The Better Care Reconciliation Act (BCRA) under consideration in Congress includes provisions that would fundamentally change Medicaid by phasing out extra federal funding for states’ Medicaid expansions and for the first time limiting federal spending on Medicaid through a per enrollee cap on financing or a block grant for certain…
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How the Cruz Amendment Might Affect the Marketplace: Applying Different Rules to Competing Health Plans
This analysis examines a draft amendment to the Senate bill to repeal and replace the Affordable Care Act that would exempt some health plans from market rules, leaving 1.5 million people with pre-existing conditions at risk for higher premiums.
Both the Senate’s Better Care Reconciliation Act of 2017 (BCRA) and the House’s American Health Care Act (AHCA) go beyond repeal and replacement of the Affordable Care Act (ACA) to make fundamental changes to Medicaid by setting a limit on federal funding through a per capita cap or block grant. The BCRA also includes additional changes that would further reduce federal spending for states with high per enrollee spending, limit state financing mechanisms, allow states to impose work requirements, and make other eligibility changes. Across the board, these changes would have significant implications for the 74 million people covered by the Medicaid program and for states that jointly finance and administer the program. This brief explains the five most significant Medicaid changes in the BCRA as well as additional Medicaid changes that could have major implications for states, providers, and beneficiaries.
This interactive includes nationally representative polls of adults in the U.S. that ask about views of plans to replace the Affordable Care Act. See the interactive table for variations in question wording as well as the individual polls included.
In this Axios column, Drew Altman critically examines the conventional wisdom that the Trump and Republican base will punish Republicans if they do not repeal Obamacare.
The Health Care Views and Experiences of Rural Americans: Findings from the Kaiser Family Foundation/Washington Post Survey of Rural America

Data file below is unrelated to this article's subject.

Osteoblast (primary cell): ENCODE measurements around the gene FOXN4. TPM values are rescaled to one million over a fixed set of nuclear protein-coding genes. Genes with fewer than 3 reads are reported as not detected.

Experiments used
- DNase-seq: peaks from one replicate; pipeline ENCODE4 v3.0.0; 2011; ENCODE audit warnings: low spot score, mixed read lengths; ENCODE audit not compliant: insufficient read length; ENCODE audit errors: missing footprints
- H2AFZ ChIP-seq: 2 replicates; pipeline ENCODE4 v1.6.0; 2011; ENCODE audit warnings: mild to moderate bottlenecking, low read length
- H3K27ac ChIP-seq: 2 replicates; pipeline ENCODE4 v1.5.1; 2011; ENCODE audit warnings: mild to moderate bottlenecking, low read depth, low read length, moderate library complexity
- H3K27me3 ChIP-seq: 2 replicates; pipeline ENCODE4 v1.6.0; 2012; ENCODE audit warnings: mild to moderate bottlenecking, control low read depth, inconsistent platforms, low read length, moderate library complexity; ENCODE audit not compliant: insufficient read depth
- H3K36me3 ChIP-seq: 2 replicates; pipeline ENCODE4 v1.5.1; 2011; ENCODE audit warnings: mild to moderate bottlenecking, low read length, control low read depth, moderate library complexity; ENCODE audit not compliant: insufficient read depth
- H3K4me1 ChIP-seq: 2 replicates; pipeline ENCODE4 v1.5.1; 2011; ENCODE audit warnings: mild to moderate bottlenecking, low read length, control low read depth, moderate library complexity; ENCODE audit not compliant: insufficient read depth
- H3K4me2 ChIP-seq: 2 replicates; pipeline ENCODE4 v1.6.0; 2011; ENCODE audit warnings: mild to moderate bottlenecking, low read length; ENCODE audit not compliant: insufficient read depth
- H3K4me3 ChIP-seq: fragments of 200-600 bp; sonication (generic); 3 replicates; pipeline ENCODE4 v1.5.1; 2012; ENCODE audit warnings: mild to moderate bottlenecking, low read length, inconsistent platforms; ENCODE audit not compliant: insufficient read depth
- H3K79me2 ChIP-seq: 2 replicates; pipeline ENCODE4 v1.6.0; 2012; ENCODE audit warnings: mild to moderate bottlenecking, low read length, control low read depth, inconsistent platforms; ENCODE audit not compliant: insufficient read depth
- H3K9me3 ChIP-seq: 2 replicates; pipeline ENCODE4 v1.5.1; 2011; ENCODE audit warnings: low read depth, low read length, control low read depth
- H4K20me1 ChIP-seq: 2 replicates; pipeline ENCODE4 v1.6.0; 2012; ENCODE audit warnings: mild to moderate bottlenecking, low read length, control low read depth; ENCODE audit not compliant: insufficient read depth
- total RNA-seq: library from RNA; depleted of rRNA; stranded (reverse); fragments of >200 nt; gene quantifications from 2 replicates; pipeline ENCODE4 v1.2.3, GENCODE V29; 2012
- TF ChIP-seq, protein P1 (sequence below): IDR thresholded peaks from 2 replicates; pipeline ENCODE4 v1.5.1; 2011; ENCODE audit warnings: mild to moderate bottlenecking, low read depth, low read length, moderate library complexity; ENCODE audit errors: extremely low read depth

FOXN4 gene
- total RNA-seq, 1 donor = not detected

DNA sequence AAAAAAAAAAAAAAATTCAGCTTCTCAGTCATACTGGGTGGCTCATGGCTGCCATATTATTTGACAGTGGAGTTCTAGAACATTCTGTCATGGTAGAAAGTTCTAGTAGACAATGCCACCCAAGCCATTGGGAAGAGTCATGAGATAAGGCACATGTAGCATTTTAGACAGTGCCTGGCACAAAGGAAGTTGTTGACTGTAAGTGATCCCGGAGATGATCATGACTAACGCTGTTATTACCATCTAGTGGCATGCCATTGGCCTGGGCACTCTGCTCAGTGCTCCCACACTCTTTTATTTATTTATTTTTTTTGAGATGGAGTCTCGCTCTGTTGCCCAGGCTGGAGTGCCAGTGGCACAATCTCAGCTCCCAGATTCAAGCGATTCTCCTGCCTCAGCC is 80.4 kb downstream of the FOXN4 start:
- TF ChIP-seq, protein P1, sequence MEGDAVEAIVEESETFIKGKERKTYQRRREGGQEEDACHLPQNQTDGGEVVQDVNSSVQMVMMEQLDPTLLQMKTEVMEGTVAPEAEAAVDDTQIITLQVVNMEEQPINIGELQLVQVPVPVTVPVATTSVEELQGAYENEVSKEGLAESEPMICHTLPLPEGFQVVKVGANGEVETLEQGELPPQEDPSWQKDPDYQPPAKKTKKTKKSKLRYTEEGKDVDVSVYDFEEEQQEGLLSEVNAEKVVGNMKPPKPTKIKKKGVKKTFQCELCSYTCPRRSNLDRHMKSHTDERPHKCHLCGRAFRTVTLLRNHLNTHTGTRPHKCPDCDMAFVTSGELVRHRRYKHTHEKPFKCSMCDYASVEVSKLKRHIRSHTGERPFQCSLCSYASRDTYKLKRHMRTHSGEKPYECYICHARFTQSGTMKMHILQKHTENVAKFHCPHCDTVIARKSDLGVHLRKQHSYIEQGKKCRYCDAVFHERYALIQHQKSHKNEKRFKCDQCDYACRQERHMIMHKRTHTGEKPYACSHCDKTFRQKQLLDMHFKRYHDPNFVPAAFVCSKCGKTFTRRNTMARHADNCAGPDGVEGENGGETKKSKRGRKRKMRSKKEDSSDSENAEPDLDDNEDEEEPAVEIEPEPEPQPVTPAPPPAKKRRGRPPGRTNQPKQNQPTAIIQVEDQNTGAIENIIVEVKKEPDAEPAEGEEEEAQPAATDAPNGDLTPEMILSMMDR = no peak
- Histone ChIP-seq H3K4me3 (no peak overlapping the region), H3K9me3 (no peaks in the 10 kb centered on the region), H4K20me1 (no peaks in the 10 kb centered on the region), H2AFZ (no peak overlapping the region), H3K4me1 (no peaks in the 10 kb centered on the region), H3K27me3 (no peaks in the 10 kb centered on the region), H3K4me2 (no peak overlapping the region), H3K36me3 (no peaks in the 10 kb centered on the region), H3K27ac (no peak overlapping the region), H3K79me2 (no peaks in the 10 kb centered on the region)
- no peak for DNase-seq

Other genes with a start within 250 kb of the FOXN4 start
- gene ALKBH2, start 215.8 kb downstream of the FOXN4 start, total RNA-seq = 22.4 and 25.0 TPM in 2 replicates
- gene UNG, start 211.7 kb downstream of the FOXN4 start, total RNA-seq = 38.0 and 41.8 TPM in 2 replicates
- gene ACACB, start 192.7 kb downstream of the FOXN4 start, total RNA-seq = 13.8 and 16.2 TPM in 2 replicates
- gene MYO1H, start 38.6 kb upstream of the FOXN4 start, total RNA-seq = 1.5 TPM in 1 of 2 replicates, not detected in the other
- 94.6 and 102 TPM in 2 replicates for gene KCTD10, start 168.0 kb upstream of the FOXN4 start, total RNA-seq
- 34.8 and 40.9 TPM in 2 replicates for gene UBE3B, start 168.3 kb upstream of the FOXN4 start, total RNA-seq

In partnership with The Washington Post, the Kaiser Family Foundation conducted the Survey of Rural America to gauge the views and experiences of people living in small towns and rural areas across the United States, and how they are similar or different from those in urban and suburban settings. This brief explores where health care fits in rural residents’ political views, including attitudes toward Republican plans to repeal and replace the ACA as well as views of Medicaid. It also examines how rural Americans’ health care experiences compare with their urban and suburban counterparts.
Intensity Gap: Democrats are Twice as Enthusiastic about the ACA than Republicans are About Its Replacement Two-Thirds of Public Oppose Major Medicaid Cuts as Part of Repeal and Replace Plan As the U.S. Senate continues to debate their plan to repeal and replace the 2010 Affordable Care Act, the latest…
Kaiser Health Tracking Poll – July 2017: What’s Next for Republican ACA Repeal and Replacement Plan Efforts?
As the U.S. Senate continues to debate their plan to repeal and replace the ACA, the latest Kaiser Family Foundation tracking poll finds the public souring on the effort with a growing majority opposed to the plan and a large share that say the plan does not fulfill most of the promises President Trump has made about health care. Even among Republicans, the poll finds that about half would be “less likely” to support the Senate health plan if they heard it would increase premiums for most people who purchase their own insurance on the marketplace. In addition, a majority of the public would rather see Republicans in Congress work with Democrats to make improvements to the ACA but not repeal the law. The tracking poll also gauges the public’s views on the proposed major reductions in federal funding for Medicaid as well as how these views are affected by counter-arguments.
In this column for Axios, Drew Altman discusses a new poll finding showing substantial support for Republicans to drop repeal and work with Democrats on improving the Affordable Care Act, from the general public, Trump supporters, and Republicans.